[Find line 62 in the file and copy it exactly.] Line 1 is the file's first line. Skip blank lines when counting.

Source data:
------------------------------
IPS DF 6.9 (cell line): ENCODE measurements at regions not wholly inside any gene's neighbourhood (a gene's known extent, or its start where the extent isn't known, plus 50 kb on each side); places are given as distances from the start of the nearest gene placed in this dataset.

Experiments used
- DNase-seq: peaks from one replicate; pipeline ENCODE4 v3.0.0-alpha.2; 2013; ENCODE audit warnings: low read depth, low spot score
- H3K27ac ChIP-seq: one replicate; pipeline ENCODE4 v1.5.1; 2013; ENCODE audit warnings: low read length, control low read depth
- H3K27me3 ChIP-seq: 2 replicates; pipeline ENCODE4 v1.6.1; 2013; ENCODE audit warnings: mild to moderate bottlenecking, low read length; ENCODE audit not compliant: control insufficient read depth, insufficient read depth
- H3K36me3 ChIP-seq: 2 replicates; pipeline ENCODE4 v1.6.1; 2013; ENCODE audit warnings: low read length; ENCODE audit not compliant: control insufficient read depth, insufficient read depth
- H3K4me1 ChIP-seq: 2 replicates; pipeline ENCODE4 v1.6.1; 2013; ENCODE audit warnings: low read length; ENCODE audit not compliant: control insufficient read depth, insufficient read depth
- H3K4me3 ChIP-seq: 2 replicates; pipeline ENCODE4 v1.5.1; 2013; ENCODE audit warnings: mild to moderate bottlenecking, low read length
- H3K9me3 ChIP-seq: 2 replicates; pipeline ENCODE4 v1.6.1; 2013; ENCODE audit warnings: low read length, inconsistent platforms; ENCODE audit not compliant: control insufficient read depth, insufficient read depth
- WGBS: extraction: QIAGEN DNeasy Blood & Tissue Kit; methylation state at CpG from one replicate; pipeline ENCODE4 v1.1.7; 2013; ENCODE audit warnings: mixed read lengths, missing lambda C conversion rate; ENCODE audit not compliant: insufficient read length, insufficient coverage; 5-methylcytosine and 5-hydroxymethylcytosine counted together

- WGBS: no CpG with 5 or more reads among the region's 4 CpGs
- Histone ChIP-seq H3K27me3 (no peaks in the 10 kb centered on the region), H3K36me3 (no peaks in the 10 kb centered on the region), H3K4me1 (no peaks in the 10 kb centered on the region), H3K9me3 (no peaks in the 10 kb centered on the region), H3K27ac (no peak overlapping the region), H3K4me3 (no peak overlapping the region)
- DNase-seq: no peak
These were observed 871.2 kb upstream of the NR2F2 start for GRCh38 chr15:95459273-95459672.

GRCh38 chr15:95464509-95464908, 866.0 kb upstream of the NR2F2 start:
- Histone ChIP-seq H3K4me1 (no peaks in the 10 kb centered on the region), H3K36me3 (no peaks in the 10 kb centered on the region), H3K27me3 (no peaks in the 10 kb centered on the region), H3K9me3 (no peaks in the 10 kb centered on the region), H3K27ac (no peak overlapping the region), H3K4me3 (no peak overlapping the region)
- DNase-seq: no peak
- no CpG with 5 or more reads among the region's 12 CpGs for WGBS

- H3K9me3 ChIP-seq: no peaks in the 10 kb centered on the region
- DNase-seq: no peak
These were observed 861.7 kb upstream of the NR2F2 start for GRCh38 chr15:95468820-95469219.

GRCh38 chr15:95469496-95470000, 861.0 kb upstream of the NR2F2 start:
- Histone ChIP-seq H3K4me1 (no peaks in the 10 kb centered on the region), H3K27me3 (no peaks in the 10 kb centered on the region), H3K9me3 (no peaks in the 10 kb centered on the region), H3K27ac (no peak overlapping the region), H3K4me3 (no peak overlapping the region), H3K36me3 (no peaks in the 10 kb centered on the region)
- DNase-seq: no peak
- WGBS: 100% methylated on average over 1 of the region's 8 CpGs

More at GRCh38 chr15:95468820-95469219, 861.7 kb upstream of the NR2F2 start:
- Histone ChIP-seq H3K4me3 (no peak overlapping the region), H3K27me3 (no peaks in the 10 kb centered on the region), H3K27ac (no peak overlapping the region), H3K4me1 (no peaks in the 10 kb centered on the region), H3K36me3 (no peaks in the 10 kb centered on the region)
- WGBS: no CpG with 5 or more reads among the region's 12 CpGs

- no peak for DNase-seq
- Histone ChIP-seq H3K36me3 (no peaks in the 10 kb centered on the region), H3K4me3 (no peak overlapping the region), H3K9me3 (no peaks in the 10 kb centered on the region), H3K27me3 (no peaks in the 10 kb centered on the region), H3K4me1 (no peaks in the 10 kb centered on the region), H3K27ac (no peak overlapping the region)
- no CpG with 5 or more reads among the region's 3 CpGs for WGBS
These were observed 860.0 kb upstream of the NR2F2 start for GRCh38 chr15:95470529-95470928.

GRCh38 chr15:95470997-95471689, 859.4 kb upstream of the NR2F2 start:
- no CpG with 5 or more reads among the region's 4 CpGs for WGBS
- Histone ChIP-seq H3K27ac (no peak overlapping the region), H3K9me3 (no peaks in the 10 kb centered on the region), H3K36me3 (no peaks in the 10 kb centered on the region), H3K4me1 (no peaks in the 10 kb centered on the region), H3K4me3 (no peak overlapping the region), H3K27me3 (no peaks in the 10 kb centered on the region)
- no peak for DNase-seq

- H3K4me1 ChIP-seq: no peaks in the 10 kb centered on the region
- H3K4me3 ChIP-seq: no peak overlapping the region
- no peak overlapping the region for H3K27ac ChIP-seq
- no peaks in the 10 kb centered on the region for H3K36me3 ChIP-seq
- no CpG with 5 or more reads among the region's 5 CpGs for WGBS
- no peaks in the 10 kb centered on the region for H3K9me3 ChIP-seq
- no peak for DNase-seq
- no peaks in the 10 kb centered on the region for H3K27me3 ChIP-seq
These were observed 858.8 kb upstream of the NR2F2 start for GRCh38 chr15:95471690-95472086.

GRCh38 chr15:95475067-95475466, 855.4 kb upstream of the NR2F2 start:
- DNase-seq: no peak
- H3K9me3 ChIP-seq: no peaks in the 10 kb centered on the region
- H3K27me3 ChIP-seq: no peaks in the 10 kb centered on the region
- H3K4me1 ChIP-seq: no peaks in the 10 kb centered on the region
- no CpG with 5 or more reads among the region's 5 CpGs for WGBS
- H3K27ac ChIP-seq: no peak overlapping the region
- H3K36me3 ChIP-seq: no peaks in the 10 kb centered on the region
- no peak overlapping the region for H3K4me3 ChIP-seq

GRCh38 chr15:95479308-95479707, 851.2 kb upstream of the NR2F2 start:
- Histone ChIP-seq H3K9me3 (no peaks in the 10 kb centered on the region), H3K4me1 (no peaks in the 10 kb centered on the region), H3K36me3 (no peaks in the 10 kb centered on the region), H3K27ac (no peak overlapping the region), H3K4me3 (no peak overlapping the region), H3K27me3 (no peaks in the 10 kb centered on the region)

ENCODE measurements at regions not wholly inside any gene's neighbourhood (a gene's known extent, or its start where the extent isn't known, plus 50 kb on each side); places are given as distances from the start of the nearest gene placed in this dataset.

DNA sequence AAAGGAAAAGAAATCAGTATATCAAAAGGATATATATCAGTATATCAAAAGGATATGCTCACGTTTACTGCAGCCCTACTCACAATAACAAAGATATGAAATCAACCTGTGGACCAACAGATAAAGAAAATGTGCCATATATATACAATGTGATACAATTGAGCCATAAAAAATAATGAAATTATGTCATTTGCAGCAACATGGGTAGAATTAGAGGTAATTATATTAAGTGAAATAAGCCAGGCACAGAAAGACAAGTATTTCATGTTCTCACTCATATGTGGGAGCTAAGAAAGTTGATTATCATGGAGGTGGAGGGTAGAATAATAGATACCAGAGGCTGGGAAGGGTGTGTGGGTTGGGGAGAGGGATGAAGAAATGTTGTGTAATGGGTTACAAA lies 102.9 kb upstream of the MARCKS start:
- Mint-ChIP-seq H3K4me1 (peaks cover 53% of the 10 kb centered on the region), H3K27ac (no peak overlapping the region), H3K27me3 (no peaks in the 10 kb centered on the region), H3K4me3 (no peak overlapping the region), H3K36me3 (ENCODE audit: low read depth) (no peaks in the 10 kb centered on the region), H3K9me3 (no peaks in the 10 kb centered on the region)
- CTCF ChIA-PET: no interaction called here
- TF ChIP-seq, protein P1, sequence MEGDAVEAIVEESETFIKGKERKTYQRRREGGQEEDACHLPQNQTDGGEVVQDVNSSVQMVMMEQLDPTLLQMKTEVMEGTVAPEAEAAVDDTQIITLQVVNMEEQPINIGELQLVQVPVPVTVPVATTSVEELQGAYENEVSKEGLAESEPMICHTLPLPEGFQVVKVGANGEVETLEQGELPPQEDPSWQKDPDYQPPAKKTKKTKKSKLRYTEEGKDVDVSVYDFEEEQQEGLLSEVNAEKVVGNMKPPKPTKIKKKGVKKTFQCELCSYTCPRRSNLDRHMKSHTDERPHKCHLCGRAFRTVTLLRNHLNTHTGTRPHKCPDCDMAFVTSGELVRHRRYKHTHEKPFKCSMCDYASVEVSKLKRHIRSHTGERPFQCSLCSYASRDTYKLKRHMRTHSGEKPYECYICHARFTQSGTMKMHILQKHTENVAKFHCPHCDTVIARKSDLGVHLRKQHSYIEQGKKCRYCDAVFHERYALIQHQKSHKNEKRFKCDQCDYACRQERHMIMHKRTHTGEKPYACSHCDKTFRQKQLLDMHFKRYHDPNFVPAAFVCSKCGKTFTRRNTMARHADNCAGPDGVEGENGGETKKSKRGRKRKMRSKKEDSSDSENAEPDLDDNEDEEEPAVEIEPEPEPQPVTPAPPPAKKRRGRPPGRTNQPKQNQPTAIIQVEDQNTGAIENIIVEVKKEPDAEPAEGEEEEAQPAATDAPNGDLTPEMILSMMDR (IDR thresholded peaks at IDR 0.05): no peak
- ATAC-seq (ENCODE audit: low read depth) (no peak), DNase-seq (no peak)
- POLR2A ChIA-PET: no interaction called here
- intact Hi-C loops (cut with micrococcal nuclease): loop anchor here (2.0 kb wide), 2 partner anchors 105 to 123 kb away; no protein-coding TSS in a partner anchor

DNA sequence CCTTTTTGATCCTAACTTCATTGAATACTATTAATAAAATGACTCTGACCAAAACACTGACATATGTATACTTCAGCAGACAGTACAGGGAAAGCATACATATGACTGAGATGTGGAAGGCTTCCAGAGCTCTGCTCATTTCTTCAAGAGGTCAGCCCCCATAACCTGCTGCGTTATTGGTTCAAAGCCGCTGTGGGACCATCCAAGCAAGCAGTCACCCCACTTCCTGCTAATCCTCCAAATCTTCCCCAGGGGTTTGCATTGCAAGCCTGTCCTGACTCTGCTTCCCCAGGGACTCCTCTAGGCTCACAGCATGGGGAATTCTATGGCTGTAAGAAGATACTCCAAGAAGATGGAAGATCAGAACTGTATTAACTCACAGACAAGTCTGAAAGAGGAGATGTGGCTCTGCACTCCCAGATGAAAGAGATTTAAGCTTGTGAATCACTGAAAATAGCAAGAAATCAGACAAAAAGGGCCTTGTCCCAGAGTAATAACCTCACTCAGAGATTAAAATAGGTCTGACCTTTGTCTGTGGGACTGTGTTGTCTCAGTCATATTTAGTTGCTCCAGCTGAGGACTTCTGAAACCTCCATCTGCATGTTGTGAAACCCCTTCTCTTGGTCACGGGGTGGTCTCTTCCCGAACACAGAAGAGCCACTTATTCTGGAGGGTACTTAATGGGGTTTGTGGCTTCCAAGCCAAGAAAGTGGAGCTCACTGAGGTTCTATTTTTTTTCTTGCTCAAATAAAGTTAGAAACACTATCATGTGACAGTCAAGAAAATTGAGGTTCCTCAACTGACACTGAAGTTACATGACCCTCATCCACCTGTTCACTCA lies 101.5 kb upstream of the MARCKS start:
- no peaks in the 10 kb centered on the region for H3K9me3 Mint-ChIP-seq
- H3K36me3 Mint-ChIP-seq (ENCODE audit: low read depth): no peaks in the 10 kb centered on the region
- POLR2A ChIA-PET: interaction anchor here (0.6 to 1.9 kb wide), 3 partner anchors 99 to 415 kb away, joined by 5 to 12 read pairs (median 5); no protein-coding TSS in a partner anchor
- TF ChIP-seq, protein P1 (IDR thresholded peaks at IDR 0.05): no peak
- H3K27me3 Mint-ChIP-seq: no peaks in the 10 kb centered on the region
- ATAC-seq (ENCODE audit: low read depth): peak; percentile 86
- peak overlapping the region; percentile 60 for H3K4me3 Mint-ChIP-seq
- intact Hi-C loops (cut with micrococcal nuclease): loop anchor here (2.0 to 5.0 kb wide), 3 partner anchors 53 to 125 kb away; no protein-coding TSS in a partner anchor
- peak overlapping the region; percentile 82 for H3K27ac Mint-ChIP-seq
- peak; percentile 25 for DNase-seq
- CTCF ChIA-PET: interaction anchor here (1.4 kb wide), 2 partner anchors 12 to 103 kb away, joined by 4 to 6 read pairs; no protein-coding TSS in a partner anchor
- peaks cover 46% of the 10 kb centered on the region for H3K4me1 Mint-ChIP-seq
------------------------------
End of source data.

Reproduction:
- ATAC-seq (ENCODE audit: low read depth) (no peak), DNase-seq (no peak)